Q: What suggestions do you have for the newcomer?
A: I would suggest to a newcomer to learn to get their hand out and introduce themselves to as many people at meetings as possible. Get phone numbers and call people, even if you simply call to say, “I just want to call and say hello and tell you it was nice to meet you and I’m calling because I hear it’s important to reach out, and I want so badly to stay sober that I’m willing to make uncomfortable phone calls like this.”
The person on the other end of the phone will delight in the honesty and you will make an ally, if not a friend. I would suggest sharing at meetings even if it’s just to say: “I hear that it’s important to share at meetings and so I’m getting my hand up because I so desperately want to stay sober. I’m willing to be uncomfortable right now if that means I’ll stay sober today.” I suggest always sharing from the heart in order to let people get to know you and not to worry what people think. People at meetings thrive on a newcomer’s vulnerability. And I would suggest always telling the truth about your addiction at meetings, whether you think it paints you is a good or a bad light. If it’s honest, it’s for the best.
Q: What is the best advice you have been given?
A: The best advice I was given pertains to not worrying what other people think of me.
My friend told me to think about it like this: He said, “You’re coconut. Some people like the flavor of coconut. They like how it tastes, they like coconut ice-cream, they put coconut scented lotion on in the morning, they put coconut shavings on their yogurt, they like the texture, they love everything about it. Other people, they don’t like coconut. They don’t like how it tastes, smells, don’t like the texture of it. They’d be happy if coconut didn’t exist. It’s not coconut’s fault one way or the other. You’re coconut. It’s not your fault, and it’s not up to you either way.” That bit of advice changed my life.
Q: What is the one item you can’t do without?
A: My guitars. I have a very old Les Paul that’s I’ve had since I was 12, the thing is older than me, and I’ve had it throughout just about every stage or my life. It’s been a constant companion through the years. It’s all banged up, but it plays wonderfully. I also have an early 90’s Fender Jaguar that is equally banged up, but that I’ve played live for years. I sold off a bunch of things over the years to pay for my habits, but I never ever, not once thought of giving either guitar up, and I never will.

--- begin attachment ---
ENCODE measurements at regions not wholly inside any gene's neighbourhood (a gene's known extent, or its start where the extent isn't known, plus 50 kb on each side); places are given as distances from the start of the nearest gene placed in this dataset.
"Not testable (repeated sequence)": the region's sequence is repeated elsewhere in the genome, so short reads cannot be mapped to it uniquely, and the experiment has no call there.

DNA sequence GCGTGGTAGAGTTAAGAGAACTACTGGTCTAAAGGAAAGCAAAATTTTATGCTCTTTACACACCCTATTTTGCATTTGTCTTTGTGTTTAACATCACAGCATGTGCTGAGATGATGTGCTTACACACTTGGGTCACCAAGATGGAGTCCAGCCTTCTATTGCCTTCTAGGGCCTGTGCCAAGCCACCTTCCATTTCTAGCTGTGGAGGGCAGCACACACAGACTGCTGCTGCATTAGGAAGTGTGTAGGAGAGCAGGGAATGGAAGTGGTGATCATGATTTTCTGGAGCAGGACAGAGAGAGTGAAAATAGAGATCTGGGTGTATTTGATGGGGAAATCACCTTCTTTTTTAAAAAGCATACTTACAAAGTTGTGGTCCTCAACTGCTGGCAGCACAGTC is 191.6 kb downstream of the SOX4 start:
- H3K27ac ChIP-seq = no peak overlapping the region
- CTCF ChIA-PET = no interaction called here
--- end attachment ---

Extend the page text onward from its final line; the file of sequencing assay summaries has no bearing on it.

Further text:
Q: Would you rather be an inventor or a leader? Why?
A: I am pretty crafty, but in the end I am a better leader than I am an inventor. What I’ve learned about leadership can be summed up in one simple sentence: “Learn to follow so well that people just assume you’re in charge.” That is how I lead.
Q: Who — dead or alive — is on the guest list for your ideal dinner party?
A: I would love to have Kerouac and Bukowski in the same room. I would love to play music with Layne Staley.
What’s the one thing people would be pleasantly surprised to know about you?
I write a ton of music and play a number of different instruments. When I was in California for 6 months at sober living, I wrote more than 50 songs. I am in a band named Burroughs. We’re available to play our brand of early 90’s grungy rock music anywhere, any time. Also, I enjoy classical music and long walks on the beach. And I love my wife very, very much. Adore her, in fact.
Q: What are you currently reading or what song have you enjoyed recently?
A: I don’t read a lot any more, not since I stopped taking amphetamines many years ago. I just don’t have the focus I used to have. What am I listening to? I’m recording an album with my band, so I’ve been listening to our music a lot lately.
I’ve been listening to the new Mastodon album a lot and there’s this Death Grips song I can’t get out of my head titled “Three Bedrooms in a Good Neighborhood” that I would suggest you play really, really loud.